Essential Emergency and Critical Care: a consensus among global clinical experts


Carl Otto Schell, Karima Khalid, Alexandra Wharton-Smith, Jacquie Oliwa, Hendry R Sawe, Nobhojit Roy, Alex Sanga, John C Marshall, Jamie Rylance, Claudia Hanson, Raphael K Kayambankadzanja, Lee A Wallis, Maria Jirwe, Tim Baker, EECC Collaborators [including Steve Webb]

BMJ Global Health, 2021;6:e006585. DOI:

Background Globally, critical illness results in millions of deaths every year. Although many of these deaths are potentially preventable, the basic, life-saving care of critically ill patients are often overlooked in health systems. Essential Emergency and Critical Care (EECC) has been devised as the care that should be provided to all critically ill patients in all hospitals in the world. EECC includes the effective care of low cost and low complexity for the identification and treatment of critically ill patients across all medical specialties. This study aimed to specify the content of EECC and additionally, given the surge of critical illness in the ongoing pandemic, the essential diagnosis-specific care for critically ill patients with COVID-19.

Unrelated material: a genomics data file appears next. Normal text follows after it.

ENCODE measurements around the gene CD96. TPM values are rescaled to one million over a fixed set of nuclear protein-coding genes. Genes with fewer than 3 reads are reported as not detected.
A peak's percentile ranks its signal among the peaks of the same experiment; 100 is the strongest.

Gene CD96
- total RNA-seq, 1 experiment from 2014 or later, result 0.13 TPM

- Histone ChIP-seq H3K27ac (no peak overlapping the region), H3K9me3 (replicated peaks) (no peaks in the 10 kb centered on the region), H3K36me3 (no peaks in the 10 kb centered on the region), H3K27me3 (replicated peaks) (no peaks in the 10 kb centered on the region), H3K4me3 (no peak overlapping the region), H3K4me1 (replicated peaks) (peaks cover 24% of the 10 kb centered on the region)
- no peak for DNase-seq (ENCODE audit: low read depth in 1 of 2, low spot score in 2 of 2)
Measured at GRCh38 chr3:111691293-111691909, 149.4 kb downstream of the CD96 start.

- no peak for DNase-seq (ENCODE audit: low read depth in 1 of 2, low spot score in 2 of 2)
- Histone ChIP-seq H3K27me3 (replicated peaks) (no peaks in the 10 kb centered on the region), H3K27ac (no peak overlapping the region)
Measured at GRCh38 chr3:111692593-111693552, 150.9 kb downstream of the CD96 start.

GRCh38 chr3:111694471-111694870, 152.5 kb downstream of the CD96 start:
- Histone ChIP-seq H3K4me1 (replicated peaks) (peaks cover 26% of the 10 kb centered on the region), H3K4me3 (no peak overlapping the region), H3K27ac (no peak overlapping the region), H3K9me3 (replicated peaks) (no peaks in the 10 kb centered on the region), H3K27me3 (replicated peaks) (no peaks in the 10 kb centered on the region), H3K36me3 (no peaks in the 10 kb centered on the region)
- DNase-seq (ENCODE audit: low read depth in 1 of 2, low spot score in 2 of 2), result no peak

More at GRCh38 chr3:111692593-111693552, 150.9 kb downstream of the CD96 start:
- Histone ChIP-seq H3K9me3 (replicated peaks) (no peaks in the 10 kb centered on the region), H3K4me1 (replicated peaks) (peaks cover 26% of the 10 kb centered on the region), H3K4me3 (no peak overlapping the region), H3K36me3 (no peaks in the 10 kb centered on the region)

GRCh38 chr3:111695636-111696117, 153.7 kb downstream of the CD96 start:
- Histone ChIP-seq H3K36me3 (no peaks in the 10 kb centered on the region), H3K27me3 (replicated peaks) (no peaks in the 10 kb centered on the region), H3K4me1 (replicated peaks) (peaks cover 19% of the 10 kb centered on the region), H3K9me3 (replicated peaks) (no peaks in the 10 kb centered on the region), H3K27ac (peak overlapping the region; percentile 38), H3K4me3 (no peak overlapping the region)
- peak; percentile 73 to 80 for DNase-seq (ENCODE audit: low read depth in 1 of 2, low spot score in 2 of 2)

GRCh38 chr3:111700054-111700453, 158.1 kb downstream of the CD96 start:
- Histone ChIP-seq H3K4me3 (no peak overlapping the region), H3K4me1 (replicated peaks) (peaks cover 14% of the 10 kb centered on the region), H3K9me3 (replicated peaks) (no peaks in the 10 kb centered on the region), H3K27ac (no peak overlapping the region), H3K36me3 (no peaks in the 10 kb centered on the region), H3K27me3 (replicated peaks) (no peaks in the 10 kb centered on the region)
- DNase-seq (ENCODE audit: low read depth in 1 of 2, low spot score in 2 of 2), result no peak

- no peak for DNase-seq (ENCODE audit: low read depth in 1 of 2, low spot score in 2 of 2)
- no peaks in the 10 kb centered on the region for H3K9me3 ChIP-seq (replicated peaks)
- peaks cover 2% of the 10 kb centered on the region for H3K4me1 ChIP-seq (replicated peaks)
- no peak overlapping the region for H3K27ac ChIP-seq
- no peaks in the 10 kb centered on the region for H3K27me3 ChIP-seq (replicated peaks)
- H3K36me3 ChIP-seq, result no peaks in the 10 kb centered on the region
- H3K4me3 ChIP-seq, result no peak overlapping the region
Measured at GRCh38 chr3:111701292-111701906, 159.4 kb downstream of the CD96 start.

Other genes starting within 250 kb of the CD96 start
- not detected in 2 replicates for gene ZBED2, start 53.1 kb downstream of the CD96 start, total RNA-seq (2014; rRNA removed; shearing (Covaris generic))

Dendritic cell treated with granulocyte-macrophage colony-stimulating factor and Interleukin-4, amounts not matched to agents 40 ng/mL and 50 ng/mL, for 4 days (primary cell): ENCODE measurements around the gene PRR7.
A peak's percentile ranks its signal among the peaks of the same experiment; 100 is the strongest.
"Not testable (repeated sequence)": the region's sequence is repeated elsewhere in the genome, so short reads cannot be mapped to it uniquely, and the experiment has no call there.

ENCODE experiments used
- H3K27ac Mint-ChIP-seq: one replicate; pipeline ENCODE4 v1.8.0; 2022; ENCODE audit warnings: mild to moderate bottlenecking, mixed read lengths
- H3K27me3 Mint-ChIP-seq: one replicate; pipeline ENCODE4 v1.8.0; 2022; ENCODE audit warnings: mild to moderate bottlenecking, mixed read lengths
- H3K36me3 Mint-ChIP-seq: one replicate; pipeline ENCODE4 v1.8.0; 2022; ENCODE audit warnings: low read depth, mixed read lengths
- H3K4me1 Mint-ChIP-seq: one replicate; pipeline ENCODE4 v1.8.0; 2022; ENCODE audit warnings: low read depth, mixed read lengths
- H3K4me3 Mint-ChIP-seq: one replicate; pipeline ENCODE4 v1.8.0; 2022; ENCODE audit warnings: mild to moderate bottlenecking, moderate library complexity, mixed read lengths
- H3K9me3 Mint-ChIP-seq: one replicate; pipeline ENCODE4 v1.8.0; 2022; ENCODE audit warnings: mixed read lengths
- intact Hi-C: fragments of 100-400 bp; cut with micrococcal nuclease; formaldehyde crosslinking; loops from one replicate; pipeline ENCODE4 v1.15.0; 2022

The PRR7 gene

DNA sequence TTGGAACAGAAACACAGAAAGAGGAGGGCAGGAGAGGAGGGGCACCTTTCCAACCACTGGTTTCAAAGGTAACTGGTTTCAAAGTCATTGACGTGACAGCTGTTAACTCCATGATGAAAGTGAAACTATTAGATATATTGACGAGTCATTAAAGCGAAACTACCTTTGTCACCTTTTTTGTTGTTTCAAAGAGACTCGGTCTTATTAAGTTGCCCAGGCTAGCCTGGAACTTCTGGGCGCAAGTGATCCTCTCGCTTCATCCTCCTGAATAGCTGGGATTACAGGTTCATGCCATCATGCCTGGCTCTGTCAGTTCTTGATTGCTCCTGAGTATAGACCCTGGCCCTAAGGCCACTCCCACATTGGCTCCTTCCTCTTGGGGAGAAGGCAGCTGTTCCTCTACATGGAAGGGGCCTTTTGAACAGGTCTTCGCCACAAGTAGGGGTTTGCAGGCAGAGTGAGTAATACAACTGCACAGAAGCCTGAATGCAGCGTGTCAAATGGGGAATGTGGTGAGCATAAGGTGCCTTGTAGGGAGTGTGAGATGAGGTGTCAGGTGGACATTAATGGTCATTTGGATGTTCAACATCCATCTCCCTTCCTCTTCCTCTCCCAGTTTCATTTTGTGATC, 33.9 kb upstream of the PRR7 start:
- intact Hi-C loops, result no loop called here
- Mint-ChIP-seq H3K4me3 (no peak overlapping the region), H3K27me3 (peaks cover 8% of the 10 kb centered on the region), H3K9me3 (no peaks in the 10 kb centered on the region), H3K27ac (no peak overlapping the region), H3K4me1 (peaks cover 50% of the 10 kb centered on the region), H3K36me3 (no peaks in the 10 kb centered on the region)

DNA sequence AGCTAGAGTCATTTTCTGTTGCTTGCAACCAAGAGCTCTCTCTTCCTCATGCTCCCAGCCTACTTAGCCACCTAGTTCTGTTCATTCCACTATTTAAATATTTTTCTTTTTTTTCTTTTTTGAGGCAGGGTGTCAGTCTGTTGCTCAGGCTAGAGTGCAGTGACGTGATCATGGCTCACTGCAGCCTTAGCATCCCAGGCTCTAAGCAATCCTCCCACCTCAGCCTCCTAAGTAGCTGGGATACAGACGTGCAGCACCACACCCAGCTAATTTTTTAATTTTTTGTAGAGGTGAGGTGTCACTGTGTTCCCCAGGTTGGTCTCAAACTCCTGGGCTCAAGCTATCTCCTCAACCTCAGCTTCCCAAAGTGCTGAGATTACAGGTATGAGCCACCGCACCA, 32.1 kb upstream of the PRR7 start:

Methods In a Delphi process, consensus (>90% agreement) was sought from a diverse panel of global clinical experts. The panel iteratively rated proposed treatments and actions based on previous guidelines and the WHO/ICRC’s Basic Emergency Care. The output from the Delphi was adapted iteratively with specialist reviewers into a coherent and feasible package of clinical processes plus a list of hospital readiness requirements.

Results The 269 experts in the Delphi panel had clinical experience in different acute medical specialties from 59 countries and from all resource settings. The agreed EECC package contains 40 clinical processes and 67 requirements, plus additions specific for COVID-19.

Conclusion The study has specified the content of care that should be provided to all critically ill patients. Implementing EECC could be an effective strategy for policy makers to reduce preventable deaths worldwide.